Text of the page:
Posts tagged “photography

I was there.

Posted on 27 May 2018

It’s easy to forget. I decided to look through a batch of photos in my collection from almost six years ago. Many hadn’t even been edited. The beauty of where I’d been jars me. It echoes better in my mind now that I scroll through these images again. I am not sure if I’ll ever be in as stunning of a place as southwestern Bolivia again. Everywhere you look is a shock to the soul. The vast and varied altiplano with its scattered settlements is so far removed from my daily life. But, I was there. I was there. I was there.

Burning Light

Posted on 15 April 2018

I stepped out of our car and the heat dripped off me. I squinted my eyes against the sun. We had arrived in Puerto Escondido. Everything seemed to shimmer. I’m not a beach person. I prefer cold beaches to hot ones. I’m not even a water person. Even so, we drove through and then descended the hills of Oaxaca state from the regional capital to the coast to introduce ourselves to another part of Mexico. Discomfort is worth the knowledge and experience. Puerto Escondido was the most touristy place we’d visited, and I can see why. We walked down the stairs to Playa Carrizalillo as the sun was setting. The bay, the clear blue water, the sand; I had to admit this was a…

A Tree and Water

Posted on 6 March 2018

We parked near the town plaza of Santa María del Tule and approached the square. The greenery of an enormous tree towered ahead of us, utterly overshadowing the church beside it. This tree, El Árbol del Tule, is the world’s widest tree and is, at the very least, over 1,000 years old – and some believe it is much older than that. What no one needs to believe, though, because it’s obvious, is that this tree is majestic. After paying the few pesos’ entry into the square, we circled the trunk. It was impossible to capture the its size in our camera frames. So we walked under the outstretched branches and just did our best. El Árbol del Tule, given its age, has seen…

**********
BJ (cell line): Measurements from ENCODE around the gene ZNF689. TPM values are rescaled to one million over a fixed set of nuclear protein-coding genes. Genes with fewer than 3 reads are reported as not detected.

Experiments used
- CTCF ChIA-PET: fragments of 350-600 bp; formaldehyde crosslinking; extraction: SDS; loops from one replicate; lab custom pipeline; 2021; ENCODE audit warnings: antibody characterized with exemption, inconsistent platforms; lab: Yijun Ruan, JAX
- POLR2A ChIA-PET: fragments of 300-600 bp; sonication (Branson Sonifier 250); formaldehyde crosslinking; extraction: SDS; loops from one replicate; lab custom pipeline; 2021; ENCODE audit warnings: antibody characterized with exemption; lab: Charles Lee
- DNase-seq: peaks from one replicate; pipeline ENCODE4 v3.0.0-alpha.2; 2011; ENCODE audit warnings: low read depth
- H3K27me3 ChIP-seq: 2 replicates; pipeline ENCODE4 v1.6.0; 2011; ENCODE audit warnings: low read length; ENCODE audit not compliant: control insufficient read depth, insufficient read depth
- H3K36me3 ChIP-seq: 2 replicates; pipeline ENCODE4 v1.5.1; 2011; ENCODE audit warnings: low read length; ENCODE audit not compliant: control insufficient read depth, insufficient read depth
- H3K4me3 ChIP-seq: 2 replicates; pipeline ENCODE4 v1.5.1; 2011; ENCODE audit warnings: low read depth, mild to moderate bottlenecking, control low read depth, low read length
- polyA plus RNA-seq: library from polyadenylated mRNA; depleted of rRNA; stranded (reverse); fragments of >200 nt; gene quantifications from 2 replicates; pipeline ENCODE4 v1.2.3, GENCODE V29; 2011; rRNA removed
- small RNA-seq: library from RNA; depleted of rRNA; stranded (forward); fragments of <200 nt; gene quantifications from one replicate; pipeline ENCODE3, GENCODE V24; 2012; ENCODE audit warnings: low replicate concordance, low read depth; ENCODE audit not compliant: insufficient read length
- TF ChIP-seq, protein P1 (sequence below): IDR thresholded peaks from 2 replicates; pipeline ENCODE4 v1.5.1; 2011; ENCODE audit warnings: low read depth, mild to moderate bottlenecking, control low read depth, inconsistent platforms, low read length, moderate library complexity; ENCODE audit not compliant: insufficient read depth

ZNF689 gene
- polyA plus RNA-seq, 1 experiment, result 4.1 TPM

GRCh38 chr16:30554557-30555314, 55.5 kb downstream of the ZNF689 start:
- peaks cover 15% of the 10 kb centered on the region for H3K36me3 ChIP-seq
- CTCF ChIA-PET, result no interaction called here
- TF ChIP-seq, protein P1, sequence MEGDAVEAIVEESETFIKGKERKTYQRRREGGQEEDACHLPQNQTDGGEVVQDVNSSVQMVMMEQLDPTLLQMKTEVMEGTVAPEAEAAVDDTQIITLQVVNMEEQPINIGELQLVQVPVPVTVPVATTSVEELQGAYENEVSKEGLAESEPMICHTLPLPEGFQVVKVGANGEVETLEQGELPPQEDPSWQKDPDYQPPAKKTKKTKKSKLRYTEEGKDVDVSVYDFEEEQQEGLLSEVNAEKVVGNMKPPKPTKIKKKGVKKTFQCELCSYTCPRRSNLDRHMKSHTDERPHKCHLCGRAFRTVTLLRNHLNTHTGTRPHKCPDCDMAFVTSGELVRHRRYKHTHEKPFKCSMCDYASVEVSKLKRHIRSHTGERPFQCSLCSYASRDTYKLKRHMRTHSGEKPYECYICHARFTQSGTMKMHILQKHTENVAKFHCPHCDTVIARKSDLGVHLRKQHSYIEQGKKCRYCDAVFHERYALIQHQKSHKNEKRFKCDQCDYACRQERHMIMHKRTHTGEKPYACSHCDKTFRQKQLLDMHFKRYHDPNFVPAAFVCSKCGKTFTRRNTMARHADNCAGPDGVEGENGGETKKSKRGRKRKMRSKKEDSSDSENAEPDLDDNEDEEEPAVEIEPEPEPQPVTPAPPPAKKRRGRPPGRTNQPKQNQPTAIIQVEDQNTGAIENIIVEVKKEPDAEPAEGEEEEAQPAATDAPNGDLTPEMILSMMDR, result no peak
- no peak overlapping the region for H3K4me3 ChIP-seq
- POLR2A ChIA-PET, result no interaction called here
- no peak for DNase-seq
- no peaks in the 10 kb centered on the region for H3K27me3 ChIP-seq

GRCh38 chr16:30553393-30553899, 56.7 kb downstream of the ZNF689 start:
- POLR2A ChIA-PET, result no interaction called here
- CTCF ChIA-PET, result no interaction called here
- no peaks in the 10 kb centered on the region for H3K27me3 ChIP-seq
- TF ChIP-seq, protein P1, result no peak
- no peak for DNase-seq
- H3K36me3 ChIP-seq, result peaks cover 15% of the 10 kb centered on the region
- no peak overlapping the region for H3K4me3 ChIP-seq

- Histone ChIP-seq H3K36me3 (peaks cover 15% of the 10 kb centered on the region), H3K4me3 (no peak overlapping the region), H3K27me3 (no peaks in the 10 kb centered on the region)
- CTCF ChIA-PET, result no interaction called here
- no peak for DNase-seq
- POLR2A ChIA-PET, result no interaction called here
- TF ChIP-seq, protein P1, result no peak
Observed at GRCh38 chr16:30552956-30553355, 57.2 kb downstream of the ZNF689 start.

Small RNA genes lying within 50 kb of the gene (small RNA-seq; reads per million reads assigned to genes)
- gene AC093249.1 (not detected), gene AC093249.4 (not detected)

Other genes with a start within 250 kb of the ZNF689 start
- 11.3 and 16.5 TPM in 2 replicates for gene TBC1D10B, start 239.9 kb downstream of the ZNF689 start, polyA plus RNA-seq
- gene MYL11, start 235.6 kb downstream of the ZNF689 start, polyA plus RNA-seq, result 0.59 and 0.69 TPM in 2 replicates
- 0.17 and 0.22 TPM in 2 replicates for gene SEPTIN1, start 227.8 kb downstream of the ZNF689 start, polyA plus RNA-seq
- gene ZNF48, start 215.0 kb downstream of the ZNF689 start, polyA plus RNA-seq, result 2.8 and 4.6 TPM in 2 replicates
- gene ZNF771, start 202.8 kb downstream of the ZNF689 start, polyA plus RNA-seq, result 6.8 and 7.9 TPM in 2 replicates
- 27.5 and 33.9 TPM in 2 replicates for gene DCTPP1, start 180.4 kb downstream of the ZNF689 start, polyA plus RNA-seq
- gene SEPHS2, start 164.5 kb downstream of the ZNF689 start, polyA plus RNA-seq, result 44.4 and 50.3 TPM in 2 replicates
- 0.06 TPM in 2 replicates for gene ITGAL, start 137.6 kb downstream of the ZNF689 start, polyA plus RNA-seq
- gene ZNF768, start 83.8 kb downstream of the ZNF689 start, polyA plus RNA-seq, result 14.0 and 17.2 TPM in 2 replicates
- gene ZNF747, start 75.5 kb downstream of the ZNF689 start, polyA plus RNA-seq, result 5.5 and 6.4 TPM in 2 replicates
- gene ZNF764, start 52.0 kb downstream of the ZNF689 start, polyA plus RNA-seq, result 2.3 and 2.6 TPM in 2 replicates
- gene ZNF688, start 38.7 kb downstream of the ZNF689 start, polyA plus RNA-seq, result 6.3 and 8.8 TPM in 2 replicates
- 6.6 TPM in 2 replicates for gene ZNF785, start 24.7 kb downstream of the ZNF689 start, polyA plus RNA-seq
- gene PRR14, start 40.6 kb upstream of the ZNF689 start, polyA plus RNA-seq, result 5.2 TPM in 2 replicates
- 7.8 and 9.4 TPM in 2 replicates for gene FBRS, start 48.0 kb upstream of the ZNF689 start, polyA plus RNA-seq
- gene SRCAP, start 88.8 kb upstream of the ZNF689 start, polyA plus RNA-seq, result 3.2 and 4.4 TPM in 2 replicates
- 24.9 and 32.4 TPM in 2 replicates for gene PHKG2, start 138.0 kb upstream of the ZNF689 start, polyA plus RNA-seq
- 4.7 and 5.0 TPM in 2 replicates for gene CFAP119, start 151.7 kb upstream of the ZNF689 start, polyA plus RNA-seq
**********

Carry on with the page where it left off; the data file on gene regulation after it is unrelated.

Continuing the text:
Rise and Fall

Posted on 22 February 2018

It’s early in the morning but the sun is already sharp above us, the air clear. We’re among the first onto the grounds of Monte Albán that day, which I like, because the grassy plains between the pyramids stretch out empty before me. What I imagine as a once-busy square is now abandoned like the city itself was about a thousand years ago. We scale the pyramids, shoes disturbing tufts of grass that have made a home amid the rocks. We look out at the flattened ridge top before us. How did they do that? We walk around the edge of the city and look out over the valley below. How did they build a city, up here? And why did they leave? What…

The Edge We’re On

Posted on 22 November 2017

You can tell you’re on the east side of the mountains. It’s drier, more grey-orange, scrubby. The ground smolders around us as we drive up to the trailhead, remnants of the summer’s fires. It’s getting angrier. The earth, I mean. And I understand. The mountains are a great place to highlight precariousness. It’s not just that I nearly froze up walking along in a spot where the trail narrowed and the rocky land to my left slid down, down, down. It’s that even these enormous mountains are fragile, in a way. If you pay attention, you can tell. Mountains are edges: things hold on until they can’t anymore. And then something’s falling. Don’t walk off the path. And I mean because of the vegetation.…